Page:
Advocate for female supervisors in workplaces dominated by women
If men are not necessarily better managers and the gender of the team members plays a role in the effectiveness of the manager, then logically we should have more female managers in female-dominated workplaces like clothing factories.
While we are talking about different representation in parliament and senior management positions in companies, little is being done to ensure representation at lower management levels in the sector that is the largest employer of women in this country.
There is also evidence that female managers are better able to motivate employees than male managers. Male supervisors often use demonstrations of authority to get workers to keep their parts moving, while female supervisors often sit down and show how to get things done and keep things running smoothly.
Female managers are also more likely to be involved in scut work; H. The practice of voluntarily getting their hands dirty in order to carry out routine tasks of subordinates, which increases their commitment to the work. Not only does this increase productivity and improve organizational performance, but it can also help change the exploitative work culture of clothing factories.
What are the hurdles to becoming female bosses?
While the advantages of female supervisors in clothing factories are clear, there are many barriers that prevent this from happening. A survey of more than 150 workers in 17 Shahi Exports factories found three major hurdles for women to become managers:
Unsupportive Beliefs: There was a perception that female supervisors were inferior. 74 percent of male supervisors and / or FICs felt that men achieved higher batch productivity, and 50 percent of all workers (including 60 percent of FICs) felt that male managers were better than their female counterparts.
Lack of support: Although the factory only has 20 percent female supervisors, more than half of male supervisors and FICs did not want there to be more female supervisors, suggesting that even special efforts to bring in more female supervisors may not support it be or eagerly received.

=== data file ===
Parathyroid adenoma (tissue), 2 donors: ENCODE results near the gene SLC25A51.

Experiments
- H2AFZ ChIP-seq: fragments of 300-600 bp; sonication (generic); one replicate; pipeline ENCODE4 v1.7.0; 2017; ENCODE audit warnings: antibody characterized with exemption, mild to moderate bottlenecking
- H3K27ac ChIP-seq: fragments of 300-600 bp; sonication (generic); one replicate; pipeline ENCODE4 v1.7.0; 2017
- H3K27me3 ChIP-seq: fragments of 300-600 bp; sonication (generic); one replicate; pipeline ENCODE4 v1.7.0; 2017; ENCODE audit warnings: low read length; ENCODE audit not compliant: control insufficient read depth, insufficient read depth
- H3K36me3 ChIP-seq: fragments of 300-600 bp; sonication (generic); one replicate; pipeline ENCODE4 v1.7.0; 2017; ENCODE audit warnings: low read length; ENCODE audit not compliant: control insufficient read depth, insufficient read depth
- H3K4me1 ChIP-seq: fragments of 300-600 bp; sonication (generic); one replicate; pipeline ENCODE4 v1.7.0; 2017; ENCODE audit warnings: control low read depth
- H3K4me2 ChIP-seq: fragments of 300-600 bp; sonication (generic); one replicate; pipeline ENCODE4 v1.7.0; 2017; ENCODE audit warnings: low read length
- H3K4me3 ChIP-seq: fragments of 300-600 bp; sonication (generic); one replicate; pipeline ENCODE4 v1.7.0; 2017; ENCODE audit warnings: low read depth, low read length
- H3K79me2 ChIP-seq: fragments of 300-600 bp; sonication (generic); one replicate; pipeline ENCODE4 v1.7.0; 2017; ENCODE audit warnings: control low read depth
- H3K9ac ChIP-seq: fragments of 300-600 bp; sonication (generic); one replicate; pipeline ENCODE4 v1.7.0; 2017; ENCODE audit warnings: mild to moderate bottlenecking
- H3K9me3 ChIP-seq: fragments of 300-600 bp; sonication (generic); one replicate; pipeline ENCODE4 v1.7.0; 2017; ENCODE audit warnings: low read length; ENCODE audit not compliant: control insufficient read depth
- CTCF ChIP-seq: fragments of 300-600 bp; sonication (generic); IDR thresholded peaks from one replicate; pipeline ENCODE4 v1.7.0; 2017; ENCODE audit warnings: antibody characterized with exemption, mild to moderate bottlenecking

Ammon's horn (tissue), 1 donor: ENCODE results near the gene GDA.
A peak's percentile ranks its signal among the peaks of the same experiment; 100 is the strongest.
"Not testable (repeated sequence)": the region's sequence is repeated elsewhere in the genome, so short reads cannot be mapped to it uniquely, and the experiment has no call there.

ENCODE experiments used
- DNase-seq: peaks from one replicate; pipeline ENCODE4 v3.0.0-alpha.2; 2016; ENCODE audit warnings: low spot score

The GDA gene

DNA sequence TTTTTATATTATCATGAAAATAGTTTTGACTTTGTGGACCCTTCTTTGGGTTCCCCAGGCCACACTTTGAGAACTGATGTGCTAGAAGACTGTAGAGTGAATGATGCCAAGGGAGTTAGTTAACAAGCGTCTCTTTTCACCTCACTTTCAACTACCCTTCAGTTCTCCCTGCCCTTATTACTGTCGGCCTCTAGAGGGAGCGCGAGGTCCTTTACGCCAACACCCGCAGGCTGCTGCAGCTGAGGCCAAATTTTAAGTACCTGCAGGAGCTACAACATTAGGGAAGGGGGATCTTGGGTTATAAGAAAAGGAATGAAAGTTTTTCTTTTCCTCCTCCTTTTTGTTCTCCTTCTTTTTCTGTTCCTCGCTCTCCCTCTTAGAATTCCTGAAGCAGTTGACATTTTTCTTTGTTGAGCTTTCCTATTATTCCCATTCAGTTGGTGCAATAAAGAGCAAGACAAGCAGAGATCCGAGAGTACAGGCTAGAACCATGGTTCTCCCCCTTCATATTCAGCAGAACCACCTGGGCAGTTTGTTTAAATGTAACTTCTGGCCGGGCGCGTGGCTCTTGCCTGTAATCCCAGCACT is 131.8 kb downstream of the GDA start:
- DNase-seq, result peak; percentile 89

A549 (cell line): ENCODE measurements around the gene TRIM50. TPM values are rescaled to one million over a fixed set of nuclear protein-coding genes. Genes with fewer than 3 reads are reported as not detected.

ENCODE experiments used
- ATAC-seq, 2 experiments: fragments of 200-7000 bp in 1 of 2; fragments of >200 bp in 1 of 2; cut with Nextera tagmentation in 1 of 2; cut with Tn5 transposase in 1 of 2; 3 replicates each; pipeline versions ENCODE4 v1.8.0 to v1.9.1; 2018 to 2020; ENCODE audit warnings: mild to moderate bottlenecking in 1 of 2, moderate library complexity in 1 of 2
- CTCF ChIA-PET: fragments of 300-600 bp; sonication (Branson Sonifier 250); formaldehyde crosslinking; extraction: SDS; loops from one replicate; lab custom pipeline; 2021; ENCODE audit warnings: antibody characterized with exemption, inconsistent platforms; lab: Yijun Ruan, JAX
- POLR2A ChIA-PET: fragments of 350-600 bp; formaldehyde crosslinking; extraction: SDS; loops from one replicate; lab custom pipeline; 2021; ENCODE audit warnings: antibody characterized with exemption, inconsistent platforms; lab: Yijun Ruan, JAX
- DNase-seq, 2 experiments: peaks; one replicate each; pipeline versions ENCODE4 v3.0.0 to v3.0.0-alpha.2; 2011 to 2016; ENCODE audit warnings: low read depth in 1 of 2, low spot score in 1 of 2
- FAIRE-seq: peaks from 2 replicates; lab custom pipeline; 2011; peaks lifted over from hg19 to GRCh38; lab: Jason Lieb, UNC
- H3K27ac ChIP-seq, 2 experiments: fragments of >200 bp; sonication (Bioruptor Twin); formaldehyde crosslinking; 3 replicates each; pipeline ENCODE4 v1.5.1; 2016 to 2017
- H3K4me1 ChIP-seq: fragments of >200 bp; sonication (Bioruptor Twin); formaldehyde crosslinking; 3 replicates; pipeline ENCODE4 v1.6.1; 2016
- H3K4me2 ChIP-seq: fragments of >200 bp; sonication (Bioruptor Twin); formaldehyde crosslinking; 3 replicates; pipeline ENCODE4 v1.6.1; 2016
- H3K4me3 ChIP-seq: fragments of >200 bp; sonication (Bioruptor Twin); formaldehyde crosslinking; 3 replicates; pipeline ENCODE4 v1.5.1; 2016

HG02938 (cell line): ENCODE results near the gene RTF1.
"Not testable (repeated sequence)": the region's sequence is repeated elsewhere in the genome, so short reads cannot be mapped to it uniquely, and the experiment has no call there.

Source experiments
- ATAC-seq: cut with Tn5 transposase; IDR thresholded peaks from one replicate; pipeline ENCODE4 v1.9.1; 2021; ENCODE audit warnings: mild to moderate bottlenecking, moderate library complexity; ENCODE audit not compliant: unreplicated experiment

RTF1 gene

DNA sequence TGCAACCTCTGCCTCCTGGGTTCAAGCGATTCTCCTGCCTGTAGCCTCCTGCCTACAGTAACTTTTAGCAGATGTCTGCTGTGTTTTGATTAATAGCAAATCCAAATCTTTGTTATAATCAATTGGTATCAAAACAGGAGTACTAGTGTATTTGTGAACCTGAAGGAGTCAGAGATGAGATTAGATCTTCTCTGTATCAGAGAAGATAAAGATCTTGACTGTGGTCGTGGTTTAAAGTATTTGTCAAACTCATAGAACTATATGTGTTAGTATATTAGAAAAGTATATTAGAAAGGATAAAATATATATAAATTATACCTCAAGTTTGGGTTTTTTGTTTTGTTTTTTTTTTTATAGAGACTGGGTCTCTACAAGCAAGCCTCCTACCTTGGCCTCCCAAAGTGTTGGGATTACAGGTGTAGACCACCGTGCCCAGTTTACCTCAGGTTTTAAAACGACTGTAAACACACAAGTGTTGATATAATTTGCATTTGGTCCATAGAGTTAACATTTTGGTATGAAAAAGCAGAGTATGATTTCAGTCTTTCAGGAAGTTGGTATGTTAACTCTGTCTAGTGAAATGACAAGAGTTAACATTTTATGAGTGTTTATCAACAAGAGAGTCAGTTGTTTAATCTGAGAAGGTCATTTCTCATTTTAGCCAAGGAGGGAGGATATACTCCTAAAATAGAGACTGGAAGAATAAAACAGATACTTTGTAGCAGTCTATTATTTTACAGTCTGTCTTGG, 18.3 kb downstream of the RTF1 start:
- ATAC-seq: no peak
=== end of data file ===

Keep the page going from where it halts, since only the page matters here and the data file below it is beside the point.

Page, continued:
Workload: Both male and female workers and factory supervisors believed that supervisors must be able to work long hours. And long hours make it almost impossible for women – who normally juggle cooking, housework, child and elderly care in addition to their daily work – to take on supervisory functions.
How can companies overcome these obstacles and hire more women managers?
The first and necessary step that companies can take to ensure better representation of women in supervisory roles is to use objective methods to recruit them (rather than through recommendations from senior management or senior management where prejudice is inevitable ). Skills and behavior tests that are common in managerial hiring can be used in the hiring of supervisors.
However, the barriers for female supervisors go beyond mere hiring. These include addressing gender norms that determine the role of women in the workplace, women’s (and men’s) beliefs about women’s abilities, lack of training, and lack of management support. We need stronger measures to overcome these complex factors.
Affirmative action could be a solution to this. In today’s world, it is not outside the mandate of individual companies to implement fair social policies such as positive action. While we see many projects run by companies for equality and gender empowerment, most of these projects are limited to training their female workforce.
Although such projects are a means of empowerment at the individual level, they do not change the status quo in terms of power relations.
Researchers have highlighted how seeing more women in leadership roles positively affects women’s belief in their own abilities and skills. In addition, such initiatives also lead to positive effects on individual households and society in a broader sense. Women who have been promoted to managerial positions have more influence on household decisions (particularly with regard to their mobility).
The extra boost from positive action promises to make these bigger changes while overcoming several obstacles that stand in the way. Hence, we see plenty of scope for evidence to support positive action in the apparel industry to address the Indian problem of “sticky ground” which is the opposite of a “glass ceiling” and relates to gender inequality in the lower rung of the workforce.
Eshan Fotedar is a research fellow at the Good Business Lab.
Nirupama V is a development communications professional who works as a marketing professional at Good Business Lab, a labor research organization
This story was originally published by India Development Review (IDR).